Former Sen. Jim Webb’s long-shot quest for the Democratic presidential nomination ended Tuesday much the same way it began: on a defiantly —some might say unreasonably — optimistic note.
Webb, who served as secretary of the Navy in the Reagan administration before representing Virginia in the Senate for one term, said that over the next several weeks, he would speak with leaders from both parties and weigh a run as an independent.
“A number of people reached out and encouraged me to run as an independent,” he said, joined by his wife at a news conference at the National Press Club in Washington.
An independent candidacy would require state-by-state efforts to get on ballot, a huge and expensive undertaking that Webb has few resources to accomplish. He has about $315,000 in his campaign bank account.
Nor has his candidacy demonstrated much evidence of a public demand for him as a candidate. In four major polls released this week, he averaged support from just over 1 percent of Democratic voters.
Although a growing number of Americans call themselves independent, the vast majority lean either to the Democrat or the Republican side. The voting behavior of those who have a leaning is nearly the same as that of acknowledged partisans, undercutting the idea that a large well of unaffiliated votes exists for an independent candidacy to tap.
During last week’s Democratic debate, Webb and former Rhode Island Sen. Lincoln Chafee often were overlooked, leading to complaints from Webb about not getting enough time.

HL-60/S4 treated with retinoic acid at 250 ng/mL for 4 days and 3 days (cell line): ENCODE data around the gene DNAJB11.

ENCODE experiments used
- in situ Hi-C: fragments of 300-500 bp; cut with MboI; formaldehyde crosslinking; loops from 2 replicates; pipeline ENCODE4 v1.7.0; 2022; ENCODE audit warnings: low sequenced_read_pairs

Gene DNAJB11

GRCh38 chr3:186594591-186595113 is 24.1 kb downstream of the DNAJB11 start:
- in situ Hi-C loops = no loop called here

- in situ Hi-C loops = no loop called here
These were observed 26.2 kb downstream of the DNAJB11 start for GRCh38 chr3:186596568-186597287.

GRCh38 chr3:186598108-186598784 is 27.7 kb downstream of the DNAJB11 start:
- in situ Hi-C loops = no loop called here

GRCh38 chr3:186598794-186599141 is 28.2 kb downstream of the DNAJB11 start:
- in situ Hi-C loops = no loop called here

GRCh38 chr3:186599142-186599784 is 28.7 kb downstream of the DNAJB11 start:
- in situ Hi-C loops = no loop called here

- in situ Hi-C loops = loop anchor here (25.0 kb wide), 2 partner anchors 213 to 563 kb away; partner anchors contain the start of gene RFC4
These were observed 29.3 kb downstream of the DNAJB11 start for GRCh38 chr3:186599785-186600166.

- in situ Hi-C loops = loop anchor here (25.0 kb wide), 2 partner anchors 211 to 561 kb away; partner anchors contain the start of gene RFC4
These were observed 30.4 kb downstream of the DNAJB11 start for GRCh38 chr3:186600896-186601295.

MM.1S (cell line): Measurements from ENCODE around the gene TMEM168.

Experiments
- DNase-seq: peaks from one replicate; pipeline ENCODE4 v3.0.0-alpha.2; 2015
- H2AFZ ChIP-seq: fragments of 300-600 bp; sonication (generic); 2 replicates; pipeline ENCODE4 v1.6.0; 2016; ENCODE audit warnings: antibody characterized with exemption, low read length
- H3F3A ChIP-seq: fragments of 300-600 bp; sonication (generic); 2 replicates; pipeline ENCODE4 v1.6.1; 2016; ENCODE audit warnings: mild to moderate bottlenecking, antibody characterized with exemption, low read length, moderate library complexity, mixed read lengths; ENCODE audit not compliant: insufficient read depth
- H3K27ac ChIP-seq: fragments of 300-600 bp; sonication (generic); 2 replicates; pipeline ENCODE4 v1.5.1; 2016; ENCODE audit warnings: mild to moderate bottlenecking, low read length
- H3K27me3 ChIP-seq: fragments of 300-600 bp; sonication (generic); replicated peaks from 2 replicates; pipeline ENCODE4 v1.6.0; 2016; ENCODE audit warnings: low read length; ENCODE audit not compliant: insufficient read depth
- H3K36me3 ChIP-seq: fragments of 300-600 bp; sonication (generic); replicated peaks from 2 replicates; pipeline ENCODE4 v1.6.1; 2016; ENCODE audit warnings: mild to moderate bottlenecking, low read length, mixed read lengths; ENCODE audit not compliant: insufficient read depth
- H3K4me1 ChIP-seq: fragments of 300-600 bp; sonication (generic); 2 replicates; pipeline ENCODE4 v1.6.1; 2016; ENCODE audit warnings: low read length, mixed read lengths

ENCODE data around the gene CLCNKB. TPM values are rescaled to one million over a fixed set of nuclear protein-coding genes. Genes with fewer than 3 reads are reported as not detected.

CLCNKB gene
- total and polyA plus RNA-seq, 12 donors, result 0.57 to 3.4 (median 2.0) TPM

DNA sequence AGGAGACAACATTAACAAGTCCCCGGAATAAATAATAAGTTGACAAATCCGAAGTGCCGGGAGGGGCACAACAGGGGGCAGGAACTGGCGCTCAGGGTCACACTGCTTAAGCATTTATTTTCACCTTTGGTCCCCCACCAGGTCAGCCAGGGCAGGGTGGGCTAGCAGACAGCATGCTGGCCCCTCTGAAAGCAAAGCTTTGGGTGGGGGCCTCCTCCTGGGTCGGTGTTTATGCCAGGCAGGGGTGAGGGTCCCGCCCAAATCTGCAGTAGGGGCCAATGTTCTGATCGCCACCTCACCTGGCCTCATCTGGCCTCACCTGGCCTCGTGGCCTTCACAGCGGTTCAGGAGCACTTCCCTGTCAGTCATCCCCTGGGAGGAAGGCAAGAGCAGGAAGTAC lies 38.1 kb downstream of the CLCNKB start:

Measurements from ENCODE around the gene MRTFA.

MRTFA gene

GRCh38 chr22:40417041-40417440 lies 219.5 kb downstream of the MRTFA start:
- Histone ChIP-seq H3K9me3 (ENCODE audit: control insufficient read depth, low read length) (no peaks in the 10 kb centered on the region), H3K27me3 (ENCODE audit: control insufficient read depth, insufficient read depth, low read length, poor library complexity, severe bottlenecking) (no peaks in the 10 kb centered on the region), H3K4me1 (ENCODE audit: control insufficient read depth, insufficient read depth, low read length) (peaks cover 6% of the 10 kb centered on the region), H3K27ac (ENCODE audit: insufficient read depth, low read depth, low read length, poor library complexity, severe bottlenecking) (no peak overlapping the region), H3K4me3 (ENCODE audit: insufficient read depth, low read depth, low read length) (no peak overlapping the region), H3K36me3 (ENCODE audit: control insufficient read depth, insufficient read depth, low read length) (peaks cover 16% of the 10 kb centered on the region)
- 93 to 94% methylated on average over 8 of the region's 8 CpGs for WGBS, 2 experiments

On issues from affirmative action to gun control, Webb found himself out of step with most Democratic voters – something he acknowledged Tuesday.
“I fully accept that my views on many issues are not compatible with the power structure and the nominating base of the Democratic Party,” he said. “That party is filled with millions of dedicated, hard-working Americans. But its hierarchy is not comfortable with many of the policies that I have laid forth.”
Despite his lack of success, Webb insisted a third-party run could find traction with voters.
“Americans are disgusted by all this talk of Republicans and Democrats calling each other the enemy instead of reaching across the aisle and finding ways to work together,” he said. “The other party in America is not the enemy; they are the opposition. In our democracy, we are lucky to have an opposition, in order to have honest debate. It’s creative. It’s healthy.”
Asked how he might fare in a hypothetical matchup against Hillary Rodham Clinton as the Democratic nominee and Donald Trump on the Republican side, Webb was chipper.
“I could see us beating both of them,” he said.